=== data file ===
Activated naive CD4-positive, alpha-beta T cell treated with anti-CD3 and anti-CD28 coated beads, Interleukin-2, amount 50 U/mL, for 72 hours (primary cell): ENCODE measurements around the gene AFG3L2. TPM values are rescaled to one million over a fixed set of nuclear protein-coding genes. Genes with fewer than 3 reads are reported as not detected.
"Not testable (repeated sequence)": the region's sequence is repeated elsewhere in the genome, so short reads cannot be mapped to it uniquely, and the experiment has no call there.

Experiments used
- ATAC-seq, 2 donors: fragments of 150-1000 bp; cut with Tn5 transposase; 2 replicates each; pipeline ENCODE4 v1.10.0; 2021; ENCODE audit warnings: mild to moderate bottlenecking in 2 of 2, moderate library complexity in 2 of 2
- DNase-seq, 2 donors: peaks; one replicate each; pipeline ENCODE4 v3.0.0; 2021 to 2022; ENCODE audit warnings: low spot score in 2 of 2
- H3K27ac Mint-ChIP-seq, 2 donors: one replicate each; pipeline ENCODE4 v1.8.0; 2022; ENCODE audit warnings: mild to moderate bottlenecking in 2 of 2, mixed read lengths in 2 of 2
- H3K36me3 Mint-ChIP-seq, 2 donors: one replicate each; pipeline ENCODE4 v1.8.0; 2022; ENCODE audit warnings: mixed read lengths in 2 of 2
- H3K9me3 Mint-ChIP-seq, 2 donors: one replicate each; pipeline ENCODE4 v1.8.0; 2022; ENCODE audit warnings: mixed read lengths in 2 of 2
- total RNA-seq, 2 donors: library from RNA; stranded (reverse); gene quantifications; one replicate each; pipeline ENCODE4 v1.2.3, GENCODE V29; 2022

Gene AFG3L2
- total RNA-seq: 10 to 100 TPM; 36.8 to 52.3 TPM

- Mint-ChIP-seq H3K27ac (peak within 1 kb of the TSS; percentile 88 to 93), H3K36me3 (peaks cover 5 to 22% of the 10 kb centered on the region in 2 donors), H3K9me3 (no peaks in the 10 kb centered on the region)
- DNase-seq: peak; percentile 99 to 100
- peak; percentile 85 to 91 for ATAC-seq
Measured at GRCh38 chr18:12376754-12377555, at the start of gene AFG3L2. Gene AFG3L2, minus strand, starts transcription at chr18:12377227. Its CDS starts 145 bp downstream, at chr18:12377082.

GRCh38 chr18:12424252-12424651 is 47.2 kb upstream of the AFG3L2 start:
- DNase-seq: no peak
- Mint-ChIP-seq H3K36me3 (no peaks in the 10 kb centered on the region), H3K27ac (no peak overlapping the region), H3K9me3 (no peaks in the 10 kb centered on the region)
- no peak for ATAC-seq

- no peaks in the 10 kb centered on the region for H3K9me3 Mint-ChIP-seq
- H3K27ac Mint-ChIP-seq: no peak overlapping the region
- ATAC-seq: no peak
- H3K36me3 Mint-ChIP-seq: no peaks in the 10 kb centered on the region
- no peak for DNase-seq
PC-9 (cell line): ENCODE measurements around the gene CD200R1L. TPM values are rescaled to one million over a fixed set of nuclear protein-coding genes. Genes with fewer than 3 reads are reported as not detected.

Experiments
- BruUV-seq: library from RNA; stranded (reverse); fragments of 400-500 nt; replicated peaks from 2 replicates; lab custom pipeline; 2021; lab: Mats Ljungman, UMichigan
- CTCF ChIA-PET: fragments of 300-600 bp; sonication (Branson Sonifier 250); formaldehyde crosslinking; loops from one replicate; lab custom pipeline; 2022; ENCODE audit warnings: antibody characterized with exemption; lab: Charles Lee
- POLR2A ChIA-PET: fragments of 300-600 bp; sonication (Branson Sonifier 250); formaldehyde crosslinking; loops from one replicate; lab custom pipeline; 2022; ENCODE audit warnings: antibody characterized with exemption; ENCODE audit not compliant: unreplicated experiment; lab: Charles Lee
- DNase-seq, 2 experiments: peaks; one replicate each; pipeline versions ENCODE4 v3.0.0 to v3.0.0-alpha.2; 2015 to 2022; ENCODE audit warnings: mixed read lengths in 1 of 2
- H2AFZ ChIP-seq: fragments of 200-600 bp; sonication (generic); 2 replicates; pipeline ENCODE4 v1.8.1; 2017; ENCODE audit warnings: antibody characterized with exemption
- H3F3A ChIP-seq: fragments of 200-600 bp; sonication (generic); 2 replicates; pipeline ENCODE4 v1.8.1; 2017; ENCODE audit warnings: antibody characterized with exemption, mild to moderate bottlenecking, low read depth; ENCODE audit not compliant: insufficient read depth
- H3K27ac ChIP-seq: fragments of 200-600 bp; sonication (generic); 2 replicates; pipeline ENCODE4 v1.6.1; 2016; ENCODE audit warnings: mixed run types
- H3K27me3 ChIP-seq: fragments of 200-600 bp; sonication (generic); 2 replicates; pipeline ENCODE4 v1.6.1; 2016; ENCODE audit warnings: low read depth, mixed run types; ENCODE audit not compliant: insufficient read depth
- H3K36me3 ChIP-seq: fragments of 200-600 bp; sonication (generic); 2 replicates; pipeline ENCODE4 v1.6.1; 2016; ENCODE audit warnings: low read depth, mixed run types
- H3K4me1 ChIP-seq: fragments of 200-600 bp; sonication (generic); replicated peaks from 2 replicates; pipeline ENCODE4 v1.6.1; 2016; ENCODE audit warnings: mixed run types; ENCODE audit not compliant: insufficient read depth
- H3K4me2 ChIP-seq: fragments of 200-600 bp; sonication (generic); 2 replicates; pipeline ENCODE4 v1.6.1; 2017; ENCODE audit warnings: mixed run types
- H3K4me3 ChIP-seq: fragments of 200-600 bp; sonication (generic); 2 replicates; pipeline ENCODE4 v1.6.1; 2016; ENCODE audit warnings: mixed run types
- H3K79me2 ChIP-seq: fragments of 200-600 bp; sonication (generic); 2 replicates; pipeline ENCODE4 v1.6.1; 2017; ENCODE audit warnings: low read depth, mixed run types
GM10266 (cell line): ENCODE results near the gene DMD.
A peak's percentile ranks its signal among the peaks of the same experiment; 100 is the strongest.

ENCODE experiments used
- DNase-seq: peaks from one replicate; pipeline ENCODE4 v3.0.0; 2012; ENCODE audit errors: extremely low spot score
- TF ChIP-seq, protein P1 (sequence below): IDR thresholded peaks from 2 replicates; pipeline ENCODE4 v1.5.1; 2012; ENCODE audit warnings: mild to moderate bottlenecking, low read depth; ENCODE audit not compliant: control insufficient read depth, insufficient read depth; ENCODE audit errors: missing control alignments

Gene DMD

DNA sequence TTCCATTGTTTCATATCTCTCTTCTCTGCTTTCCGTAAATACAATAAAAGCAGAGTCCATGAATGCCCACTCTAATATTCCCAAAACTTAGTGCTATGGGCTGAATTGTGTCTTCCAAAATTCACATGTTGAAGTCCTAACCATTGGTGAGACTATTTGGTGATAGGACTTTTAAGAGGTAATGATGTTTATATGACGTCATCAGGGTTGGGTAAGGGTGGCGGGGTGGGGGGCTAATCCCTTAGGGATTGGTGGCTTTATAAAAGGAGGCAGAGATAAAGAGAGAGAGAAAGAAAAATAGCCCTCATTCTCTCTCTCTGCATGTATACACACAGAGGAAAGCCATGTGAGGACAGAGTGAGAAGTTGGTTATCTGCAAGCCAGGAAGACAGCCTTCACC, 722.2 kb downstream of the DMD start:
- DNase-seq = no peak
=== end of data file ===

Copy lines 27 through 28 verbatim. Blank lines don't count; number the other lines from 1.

- BruUV-seq: library from RNA; stranded (reverse); fragments of 400-500 nt; replicated peaks from 2 replicates; lab custom pipeline; 2021; lab: Mats Ljungman, UMichigan
- CTCF ChIA-PET: fragments of 300-600 bp; sonication (Branson Sonifier 250); formaldehyde crosslinking; loops from one replicate; lab custom pipeline; 2022; ENCODE audit warnings: antibody characterized with exemption; lab: Charles Lee